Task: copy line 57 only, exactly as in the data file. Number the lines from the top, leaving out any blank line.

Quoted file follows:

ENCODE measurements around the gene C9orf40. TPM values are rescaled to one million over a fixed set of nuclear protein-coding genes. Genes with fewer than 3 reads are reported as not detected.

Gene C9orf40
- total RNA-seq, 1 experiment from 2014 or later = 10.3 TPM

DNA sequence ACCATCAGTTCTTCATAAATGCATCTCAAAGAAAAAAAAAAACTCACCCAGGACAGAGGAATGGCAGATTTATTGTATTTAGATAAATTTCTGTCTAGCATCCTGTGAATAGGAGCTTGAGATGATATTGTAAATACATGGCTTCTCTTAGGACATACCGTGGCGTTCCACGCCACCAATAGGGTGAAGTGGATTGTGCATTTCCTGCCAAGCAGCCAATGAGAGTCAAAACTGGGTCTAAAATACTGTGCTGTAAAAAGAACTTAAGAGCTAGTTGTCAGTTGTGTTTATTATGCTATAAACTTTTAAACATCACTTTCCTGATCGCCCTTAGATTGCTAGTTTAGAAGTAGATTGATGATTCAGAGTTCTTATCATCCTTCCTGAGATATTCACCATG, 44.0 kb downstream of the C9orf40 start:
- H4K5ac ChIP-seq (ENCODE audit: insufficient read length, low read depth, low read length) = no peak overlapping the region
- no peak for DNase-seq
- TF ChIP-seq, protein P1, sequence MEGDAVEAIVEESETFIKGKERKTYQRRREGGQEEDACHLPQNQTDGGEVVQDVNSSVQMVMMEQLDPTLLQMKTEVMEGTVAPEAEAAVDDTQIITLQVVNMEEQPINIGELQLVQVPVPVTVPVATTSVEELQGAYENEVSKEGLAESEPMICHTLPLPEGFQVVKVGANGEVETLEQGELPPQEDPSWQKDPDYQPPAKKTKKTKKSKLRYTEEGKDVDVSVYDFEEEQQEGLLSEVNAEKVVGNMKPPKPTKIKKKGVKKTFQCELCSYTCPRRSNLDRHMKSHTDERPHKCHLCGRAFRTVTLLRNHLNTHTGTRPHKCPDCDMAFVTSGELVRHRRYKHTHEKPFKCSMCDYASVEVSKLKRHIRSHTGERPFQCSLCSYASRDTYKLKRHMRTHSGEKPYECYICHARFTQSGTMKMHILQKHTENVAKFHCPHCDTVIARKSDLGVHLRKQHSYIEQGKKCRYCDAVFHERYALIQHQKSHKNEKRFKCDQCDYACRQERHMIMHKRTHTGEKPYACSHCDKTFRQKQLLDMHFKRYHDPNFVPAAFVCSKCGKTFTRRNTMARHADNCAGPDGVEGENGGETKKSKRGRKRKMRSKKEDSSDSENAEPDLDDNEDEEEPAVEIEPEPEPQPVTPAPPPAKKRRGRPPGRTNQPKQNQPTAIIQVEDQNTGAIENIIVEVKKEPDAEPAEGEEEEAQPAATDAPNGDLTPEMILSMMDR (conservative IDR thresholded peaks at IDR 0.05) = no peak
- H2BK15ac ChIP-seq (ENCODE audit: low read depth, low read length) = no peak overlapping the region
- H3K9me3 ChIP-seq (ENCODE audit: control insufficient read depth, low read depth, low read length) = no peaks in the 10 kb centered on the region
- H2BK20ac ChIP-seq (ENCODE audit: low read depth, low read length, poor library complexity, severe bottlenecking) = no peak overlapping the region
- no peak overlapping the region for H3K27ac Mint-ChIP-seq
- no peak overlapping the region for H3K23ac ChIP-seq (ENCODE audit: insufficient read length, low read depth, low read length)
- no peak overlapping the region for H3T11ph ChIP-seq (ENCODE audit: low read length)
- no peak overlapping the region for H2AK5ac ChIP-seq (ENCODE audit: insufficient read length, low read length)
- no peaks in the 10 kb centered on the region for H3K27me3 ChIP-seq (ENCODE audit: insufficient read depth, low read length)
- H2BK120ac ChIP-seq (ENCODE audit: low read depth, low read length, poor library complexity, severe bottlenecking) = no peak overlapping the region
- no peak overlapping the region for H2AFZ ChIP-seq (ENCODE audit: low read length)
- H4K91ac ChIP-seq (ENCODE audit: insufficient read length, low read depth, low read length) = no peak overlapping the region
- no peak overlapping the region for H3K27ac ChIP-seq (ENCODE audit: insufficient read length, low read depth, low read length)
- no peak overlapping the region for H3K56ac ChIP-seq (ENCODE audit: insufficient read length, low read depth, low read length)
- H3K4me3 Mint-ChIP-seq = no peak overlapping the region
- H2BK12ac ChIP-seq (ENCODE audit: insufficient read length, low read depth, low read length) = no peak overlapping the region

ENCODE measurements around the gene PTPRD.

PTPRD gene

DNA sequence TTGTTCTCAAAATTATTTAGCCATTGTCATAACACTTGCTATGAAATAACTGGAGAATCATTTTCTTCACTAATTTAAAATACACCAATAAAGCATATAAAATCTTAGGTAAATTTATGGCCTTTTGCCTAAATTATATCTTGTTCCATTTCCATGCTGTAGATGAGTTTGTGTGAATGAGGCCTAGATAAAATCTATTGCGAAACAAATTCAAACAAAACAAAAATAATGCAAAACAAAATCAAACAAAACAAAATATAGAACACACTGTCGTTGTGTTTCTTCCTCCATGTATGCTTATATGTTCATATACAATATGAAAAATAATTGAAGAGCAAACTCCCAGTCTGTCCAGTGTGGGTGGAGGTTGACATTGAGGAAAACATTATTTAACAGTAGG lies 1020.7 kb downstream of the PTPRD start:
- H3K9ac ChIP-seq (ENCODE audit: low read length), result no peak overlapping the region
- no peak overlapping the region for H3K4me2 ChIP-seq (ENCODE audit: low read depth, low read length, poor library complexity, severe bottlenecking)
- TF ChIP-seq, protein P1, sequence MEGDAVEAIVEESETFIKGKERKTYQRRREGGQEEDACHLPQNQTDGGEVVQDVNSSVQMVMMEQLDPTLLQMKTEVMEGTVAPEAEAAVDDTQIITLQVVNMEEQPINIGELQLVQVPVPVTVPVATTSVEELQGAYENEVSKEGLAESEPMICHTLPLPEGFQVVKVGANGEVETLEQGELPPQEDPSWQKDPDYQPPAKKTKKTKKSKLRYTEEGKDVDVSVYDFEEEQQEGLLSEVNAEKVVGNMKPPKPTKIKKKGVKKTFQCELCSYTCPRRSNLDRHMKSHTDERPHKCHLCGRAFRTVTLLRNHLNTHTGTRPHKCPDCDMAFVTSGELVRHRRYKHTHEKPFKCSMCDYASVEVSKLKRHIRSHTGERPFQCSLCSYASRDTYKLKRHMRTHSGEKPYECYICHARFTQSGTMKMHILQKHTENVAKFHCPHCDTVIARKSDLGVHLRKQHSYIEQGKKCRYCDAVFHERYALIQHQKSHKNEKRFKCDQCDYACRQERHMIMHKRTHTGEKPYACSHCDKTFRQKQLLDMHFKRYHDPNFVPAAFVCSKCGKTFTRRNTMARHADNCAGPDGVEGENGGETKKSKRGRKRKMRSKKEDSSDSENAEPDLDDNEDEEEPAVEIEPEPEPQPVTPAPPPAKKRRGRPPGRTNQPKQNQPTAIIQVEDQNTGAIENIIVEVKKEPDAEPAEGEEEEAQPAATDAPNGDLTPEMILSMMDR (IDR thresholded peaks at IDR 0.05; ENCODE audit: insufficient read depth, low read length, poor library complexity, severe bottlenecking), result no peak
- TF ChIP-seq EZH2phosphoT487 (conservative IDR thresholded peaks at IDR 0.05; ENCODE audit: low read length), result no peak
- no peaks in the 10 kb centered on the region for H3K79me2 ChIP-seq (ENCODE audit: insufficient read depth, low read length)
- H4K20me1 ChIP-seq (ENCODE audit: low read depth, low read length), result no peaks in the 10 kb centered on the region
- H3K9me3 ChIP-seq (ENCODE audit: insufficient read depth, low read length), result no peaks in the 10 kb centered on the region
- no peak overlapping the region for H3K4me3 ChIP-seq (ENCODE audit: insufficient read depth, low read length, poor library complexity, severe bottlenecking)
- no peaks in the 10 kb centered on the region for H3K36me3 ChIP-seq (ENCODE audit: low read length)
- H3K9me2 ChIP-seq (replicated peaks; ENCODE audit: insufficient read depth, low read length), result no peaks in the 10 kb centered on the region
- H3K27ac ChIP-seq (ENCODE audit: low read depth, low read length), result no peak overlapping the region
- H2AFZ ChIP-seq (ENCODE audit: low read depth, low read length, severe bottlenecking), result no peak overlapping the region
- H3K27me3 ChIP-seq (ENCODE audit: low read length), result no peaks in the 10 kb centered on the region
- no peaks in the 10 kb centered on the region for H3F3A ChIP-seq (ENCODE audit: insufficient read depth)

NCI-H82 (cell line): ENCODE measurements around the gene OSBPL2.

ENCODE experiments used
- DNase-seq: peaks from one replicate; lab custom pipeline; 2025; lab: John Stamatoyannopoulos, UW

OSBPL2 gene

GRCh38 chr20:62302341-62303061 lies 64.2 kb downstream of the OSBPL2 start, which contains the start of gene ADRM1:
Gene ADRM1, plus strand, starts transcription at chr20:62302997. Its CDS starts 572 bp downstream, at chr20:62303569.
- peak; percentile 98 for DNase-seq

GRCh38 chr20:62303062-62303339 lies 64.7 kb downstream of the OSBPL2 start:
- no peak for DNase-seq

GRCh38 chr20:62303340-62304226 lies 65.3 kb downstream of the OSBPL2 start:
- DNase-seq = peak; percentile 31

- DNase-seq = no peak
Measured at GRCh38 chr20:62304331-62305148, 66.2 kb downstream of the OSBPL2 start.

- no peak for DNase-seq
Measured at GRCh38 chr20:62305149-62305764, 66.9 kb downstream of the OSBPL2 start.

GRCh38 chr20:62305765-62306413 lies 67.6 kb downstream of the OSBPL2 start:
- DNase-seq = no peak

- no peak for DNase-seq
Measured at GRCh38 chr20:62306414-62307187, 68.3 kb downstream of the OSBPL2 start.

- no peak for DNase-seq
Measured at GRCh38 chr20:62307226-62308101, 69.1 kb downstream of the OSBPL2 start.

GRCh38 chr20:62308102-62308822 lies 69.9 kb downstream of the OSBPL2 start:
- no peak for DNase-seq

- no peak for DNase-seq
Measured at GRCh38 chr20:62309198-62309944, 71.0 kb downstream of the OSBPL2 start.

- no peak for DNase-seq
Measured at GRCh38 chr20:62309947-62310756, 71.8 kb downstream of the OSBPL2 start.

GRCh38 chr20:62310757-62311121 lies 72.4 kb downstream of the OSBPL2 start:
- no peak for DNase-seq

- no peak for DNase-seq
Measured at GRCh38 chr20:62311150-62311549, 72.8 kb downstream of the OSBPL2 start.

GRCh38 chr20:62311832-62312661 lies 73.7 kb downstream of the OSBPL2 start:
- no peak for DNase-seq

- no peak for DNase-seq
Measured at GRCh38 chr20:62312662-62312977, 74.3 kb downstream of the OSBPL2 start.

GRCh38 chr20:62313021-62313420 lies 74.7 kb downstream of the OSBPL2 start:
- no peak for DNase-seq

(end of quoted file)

- no peak for DNase-seq